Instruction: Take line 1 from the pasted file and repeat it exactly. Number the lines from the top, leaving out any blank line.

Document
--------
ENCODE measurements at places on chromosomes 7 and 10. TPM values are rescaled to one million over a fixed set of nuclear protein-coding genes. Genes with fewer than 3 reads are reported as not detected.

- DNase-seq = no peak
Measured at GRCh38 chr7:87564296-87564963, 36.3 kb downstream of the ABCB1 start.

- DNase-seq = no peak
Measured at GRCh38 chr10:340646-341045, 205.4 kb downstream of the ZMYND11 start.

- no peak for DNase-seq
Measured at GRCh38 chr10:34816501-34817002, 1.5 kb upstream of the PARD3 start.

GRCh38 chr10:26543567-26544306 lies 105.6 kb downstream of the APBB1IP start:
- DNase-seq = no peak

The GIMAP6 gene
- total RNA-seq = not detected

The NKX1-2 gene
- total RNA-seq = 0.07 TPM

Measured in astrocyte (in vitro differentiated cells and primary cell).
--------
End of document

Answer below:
ENCODE measurements at places on chromosomes 7 and 10. TPM values are rescaled to one million over a fixed set of nuclear protein-coding genes. Genes with fewer than 3 reads are reported as not detected.